China Wants Its People to Have More Children, but It Doesn’t Seem to Be Working

Article China Wants Its People to Have More Children, but It Doesn’t Seem to Be Working





China’s one-child policy – which was in place for almost half a century – violated Chinese citizens’ human rights, argues Li Huafang, reporting for tech media platform But, he adds, even in terms of their utilitarian and economic value, they were simply bad policies. As a result, China is heading toward a quagmire of its own making. Today, China has an aging population, a gender imbalance and a declining birth rate. To combat these issues, China has done an about-face and now encourages people to have children – with less than impressive results. Li discusses why young couples are hesitant to have babies and suggests alternative solutions to the challenges China’s demographics present.


In 2000, the Chinese government began loosening its one-child policy: If both husband and wife were only children, the family was permitted to have a second child. In 2013, the Chinese government allowed families to have two children even if just one parent was an only child. Another three years later, the government introduced a “comprehensive two-child” policy, allowing all Chinese citizens to have two children. Soon, the Chinese government may abolish all restrictions: Chinese people will be able to have as many children as they want. In fact, the government might even start offering incentives for having more children. A number of provincial governments are already mulling such options.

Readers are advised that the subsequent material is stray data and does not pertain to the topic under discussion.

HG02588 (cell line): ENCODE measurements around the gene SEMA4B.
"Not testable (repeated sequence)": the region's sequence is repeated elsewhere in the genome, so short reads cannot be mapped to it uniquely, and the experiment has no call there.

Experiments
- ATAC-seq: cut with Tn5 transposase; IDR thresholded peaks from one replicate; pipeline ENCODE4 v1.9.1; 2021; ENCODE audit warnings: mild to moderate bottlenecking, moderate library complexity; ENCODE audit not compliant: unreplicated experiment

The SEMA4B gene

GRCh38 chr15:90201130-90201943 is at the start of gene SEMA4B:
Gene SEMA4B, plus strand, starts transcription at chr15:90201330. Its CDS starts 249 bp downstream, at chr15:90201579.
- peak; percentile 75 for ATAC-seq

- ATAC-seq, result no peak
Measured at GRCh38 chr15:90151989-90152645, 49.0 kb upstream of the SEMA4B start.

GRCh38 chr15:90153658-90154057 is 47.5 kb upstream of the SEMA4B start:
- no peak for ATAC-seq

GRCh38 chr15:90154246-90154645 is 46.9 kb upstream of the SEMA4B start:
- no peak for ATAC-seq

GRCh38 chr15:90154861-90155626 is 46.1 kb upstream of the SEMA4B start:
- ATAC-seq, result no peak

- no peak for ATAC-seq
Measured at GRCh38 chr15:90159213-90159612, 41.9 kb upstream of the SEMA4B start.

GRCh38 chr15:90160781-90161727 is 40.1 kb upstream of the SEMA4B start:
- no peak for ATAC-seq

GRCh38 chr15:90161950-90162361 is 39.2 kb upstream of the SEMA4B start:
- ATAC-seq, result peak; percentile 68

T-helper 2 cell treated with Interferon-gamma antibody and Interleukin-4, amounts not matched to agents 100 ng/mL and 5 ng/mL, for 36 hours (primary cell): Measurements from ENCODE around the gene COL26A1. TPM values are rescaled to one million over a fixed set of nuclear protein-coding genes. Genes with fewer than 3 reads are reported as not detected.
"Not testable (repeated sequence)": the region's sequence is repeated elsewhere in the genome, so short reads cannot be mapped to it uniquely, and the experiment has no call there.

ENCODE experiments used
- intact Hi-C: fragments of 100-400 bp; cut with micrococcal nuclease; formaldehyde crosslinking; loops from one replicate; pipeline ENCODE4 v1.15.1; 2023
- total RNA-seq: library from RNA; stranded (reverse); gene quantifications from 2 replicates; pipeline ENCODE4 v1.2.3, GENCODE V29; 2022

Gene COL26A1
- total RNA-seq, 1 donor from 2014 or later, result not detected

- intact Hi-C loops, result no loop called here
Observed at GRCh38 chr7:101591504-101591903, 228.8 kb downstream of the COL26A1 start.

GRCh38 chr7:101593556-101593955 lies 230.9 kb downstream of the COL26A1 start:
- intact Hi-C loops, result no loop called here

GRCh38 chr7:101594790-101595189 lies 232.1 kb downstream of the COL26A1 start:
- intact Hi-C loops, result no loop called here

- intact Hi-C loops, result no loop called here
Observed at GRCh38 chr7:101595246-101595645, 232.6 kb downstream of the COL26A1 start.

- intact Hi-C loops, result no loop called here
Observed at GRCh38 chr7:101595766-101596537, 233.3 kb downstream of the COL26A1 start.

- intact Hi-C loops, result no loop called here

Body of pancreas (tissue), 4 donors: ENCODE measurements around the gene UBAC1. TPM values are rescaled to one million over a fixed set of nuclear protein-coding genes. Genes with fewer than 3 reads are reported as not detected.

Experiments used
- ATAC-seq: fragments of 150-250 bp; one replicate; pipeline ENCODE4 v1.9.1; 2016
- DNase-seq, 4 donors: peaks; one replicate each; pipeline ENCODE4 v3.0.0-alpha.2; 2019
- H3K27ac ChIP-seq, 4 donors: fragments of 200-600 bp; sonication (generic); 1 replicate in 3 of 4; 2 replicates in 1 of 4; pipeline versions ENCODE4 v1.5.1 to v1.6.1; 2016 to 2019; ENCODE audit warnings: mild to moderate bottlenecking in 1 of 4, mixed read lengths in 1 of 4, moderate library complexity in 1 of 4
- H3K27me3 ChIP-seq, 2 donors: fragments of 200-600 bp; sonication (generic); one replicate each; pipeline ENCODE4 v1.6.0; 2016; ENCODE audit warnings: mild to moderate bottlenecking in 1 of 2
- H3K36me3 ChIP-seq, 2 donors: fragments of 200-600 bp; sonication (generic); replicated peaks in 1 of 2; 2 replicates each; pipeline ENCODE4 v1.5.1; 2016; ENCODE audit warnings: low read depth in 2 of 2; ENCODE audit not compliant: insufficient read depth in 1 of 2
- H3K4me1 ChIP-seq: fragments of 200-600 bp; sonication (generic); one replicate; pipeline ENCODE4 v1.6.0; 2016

Given that the overall birth rate has been in continual decline in China, the total pool of working laborers is shrinking while the number of elderly retirees is increasing. Fewer workers will have to...

About the Author

Li Huafang is a columnist, book reviewer, and researcher at the SIFL Institute.

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